The New Medical Professional Liability Insurance Crisis: Healthcare Corporate Malfeasance
Whether by mandate or prudent business practice, virtually every physician in the US carries medical professional liability (MPL) insurance. Though some physicians ignore clear warning signs about financially questionable insurance models, the vast majority use specialized advisors and conduct due diligence before purchasing coverage. But when physicians become employed by corporations, the due diligence process is often ceded to executives that at times put the interests of their shareholders before their physician employees. When creative MPL models fail – and they often do – physicians become personally liable. With COVID-19 threatening the viability of numerous healthcare and insurance companies alike, physicians should demand more information relating to their MPL coverage.
Understanding the Models: Captives
A captive is a company formed by an organization to self-insure its risk. This model is commonly used by hospitals and rollup specialists to insure against their medical professional liability. Unfortunately, conflicts of interest too often tie the fate of a captive to the fate of its parent corporation.
For example, when St. Vincent’s Hospital in NY went bankrupt, its captive insurance plan went down with it. All physicians covered by the defunct MPL program had to pay into a new fund or go uncovered.
Now Hahnemann Hospital in PA is going through a bankruptcy proceeding. Employed physicians and residents were not responsible for negligently managing the insurance program; the executives were. Yet the initial motion to require coverage for physicians was denied by the Federal Judge, noting, “The Debtors appear to have failed to maintain appropriate insurance for physicians they employed…”
The Court later approved a settlement whereby Hahnemann’s parent will pay $9.3 million in premiums – to its own affiliated insurance company, Philadelphia Academic Risk Retention Group (PARRG) – to cover the exposure. PARRG was formed in 2018 and according to its own actuary in its 2019 year-end filing, “Adverse development beyond [$800,000] …. could result in regulatory action.” As a risk retention group (see below), regulatory action could put the physicians and residents back in the same situation of having no MPL coverage for the work they performed on behalf of the hospital.
Publicly traded staffing company Envision Healthcare has accumulated an estimated $7 billion in debt after borrowing money for years to buy up independent physician practices. It is now reported to be in bankruptcy talks and to have already cut its employed physicians’ pay. Envision has presented at conferences about the benefit of having its own captive. Time will tell if these benefits inure to its employed physicians, but if Envision declares bankruptcy and the captive is not properly funded, then the physicians could find themselves without coverage in the event of MPL lawsuits. Absent a bailout, the physicians would be left to defend themselves.
Regardless of whether a company forms a captive, healthcare corporations often take risk through a self-insured retention to save money in the short term. A retention is similar to a deductible, except that a retention must be paid before insurance coverage is triggered. If retentions cannot be paid, insurance coverage might be lost.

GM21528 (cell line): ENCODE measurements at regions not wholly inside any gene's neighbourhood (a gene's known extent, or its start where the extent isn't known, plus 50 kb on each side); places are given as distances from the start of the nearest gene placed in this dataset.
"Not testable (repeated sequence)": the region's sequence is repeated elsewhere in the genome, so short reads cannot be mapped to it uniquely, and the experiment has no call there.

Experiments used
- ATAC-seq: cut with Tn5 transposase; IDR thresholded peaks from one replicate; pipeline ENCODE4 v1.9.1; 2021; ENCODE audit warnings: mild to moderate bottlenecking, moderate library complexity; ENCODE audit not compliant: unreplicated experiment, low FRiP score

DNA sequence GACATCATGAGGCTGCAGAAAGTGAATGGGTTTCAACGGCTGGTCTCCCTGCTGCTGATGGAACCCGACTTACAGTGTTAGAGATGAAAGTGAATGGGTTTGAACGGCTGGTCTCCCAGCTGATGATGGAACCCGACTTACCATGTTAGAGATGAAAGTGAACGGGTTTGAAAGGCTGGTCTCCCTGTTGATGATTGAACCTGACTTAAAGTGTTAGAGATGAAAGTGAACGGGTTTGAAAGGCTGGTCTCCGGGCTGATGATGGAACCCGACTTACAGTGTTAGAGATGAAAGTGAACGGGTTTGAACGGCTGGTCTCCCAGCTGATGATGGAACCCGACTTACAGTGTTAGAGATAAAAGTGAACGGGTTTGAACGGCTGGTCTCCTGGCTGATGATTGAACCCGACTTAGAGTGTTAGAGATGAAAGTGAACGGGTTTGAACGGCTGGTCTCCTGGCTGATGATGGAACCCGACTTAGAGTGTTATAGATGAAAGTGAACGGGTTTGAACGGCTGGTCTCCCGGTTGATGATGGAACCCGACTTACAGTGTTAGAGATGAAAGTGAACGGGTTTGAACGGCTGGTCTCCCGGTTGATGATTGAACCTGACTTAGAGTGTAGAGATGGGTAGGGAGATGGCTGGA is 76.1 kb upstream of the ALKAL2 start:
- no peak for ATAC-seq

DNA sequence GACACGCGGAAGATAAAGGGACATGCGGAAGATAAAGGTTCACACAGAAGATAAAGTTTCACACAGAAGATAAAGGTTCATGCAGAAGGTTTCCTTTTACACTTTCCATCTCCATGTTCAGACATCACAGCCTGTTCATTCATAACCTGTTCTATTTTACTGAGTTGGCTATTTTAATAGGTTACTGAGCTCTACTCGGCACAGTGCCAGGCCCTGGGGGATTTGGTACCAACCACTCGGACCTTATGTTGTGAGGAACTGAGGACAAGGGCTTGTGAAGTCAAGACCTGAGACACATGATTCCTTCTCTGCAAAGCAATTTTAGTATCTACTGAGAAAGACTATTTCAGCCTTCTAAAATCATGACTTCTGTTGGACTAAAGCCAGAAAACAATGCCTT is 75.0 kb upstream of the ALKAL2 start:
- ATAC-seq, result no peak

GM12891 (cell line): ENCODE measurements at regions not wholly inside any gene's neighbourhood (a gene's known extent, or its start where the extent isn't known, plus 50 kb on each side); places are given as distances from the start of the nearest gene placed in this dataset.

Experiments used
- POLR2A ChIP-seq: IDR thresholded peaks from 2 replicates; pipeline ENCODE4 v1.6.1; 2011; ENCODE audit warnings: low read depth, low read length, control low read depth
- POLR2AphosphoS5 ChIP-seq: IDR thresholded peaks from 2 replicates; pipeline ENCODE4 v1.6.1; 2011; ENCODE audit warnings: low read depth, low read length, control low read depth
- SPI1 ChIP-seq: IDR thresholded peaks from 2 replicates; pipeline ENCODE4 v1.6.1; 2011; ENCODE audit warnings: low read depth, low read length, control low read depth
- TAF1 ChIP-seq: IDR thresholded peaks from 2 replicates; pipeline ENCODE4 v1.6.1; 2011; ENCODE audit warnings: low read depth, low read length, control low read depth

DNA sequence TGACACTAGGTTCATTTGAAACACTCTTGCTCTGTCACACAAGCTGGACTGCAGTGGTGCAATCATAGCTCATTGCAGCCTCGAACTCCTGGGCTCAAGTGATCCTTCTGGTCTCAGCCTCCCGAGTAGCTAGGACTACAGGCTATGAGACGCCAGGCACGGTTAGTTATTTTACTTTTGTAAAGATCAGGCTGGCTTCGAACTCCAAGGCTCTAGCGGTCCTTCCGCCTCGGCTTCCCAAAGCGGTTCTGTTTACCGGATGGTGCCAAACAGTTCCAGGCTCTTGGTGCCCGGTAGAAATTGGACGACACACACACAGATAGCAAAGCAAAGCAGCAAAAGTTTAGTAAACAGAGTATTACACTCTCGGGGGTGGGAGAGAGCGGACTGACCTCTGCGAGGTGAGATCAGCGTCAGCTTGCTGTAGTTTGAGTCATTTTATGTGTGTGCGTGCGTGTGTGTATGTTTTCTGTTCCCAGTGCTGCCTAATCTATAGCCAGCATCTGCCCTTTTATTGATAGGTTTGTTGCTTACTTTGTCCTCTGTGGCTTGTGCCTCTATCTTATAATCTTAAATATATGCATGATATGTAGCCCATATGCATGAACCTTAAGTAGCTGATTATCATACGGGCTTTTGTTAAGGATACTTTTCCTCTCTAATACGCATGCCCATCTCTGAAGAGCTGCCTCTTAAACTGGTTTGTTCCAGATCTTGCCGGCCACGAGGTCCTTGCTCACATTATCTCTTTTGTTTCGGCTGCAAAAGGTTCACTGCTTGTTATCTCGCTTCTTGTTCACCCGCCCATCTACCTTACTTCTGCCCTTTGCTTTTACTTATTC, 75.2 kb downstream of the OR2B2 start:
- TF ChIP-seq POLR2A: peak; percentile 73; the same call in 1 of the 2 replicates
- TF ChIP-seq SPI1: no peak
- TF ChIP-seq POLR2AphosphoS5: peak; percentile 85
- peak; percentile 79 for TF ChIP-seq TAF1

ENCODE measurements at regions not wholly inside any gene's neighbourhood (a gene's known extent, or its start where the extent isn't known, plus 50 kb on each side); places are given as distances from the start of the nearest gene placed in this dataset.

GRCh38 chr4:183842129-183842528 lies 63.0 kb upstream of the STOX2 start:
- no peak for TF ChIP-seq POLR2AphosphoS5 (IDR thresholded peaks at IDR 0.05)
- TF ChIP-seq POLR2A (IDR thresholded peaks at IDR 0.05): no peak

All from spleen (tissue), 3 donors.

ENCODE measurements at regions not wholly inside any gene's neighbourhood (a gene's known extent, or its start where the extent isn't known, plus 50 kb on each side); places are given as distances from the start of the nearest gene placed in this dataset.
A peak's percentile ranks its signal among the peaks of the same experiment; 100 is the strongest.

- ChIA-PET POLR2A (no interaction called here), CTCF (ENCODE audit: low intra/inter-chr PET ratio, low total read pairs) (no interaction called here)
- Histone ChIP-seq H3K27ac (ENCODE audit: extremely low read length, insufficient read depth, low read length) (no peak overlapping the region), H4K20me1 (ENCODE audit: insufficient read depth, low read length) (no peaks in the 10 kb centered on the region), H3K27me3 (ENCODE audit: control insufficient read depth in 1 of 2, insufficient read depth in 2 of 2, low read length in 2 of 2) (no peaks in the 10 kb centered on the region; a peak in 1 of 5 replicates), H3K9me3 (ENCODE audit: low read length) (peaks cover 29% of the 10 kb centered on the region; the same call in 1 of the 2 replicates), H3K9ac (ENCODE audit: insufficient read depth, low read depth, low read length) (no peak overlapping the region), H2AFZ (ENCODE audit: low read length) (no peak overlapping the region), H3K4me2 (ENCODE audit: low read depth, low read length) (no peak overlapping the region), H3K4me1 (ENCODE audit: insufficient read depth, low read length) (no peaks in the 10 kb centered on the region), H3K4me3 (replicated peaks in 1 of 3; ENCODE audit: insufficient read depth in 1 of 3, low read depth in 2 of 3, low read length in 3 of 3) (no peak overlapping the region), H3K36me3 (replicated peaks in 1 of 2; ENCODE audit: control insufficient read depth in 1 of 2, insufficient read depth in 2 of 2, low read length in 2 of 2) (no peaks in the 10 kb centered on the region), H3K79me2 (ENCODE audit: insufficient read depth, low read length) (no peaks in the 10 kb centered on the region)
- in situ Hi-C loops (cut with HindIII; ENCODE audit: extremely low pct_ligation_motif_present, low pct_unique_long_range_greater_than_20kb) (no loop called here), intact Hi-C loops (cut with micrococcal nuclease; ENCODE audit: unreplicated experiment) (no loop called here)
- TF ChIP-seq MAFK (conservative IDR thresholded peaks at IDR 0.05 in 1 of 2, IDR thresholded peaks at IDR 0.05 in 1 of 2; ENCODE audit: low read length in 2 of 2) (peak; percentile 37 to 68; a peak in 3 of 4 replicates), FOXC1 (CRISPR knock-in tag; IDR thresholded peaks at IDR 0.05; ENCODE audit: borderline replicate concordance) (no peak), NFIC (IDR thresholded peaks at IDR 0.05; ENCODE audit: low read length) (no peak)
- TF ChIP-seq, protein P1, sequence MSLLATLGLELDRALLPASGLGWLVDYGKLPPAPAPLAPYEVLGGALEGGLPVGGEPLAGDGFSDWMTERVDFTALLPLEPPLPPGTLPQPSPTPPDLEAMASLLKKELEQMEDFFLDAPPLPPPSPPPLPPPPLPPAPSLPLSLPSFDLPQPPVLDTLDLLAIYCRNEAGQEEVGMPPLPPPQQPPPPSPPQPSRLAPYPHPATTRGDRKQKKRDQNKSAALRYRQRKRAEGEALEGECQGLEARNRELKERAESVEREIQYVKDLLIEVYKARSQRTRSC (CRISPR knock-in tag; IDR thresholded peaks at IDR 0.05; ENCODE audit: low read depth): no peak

Consider this language that was sent to a departing physician by a national anesthesia consolidator relating to his tail (“ERP”) coverage: “You are not eligible for an ERP Endorsement unless all premiums have been paid for this Policy and all deductible and retention amounts have been paid.” In other words, if the corporation cannot meet its obligations, the insurance company does not have to meet its either.
(Note: According to sources close to the matter, COVID-19 has put considerable strain on this consolidator. If it fails and the retentions are not properly funded, its employed physicians could lose their coverage.)
Risk Retention Groups
In response to a professional liability affordability and availability crisis, Congress passed the Federal Risk Retention Act of 1986. Thereafter, groups of similarly situated professionals – such as physicians – were authorized to insure themselves through a model called a risk retention group (RRG). Formed under federal law, RRGs were permitted to circumvent considerable state oversight and filing requirements. But this permission came with a trade-off: RRGs cannot participate in state guaranty funds, which protect physicians in the event of insurance company insolvencies.
The minimum capital required to start an RRG varies based on the state of domicile but on average is around $3 million. This initial funding provides little cushion to RRGs that do not collect enough premium to cover claims, which can be challenging in the saturated marketplace.
Conservative risk retention groups can pay reinsurance companies additional money to secure a “front.” A fronted RRG program includes first dollar protection to insureds, even if the RRG becomes insolvent.
Even in the absence of a front, a select few risk retention groups are independently well-funded and have strong financial strength ratings. They operate for various reasons, at times to avoid archaic state regulatory frameworks. Other times to allow their owners to realize profits from sound risk management and claim control practices.
All RRGs are required to make their financial statements publicly available. Given the lack of guaranty fund protection, any physician insured with a risk retention group should be analyzing these financials carefully.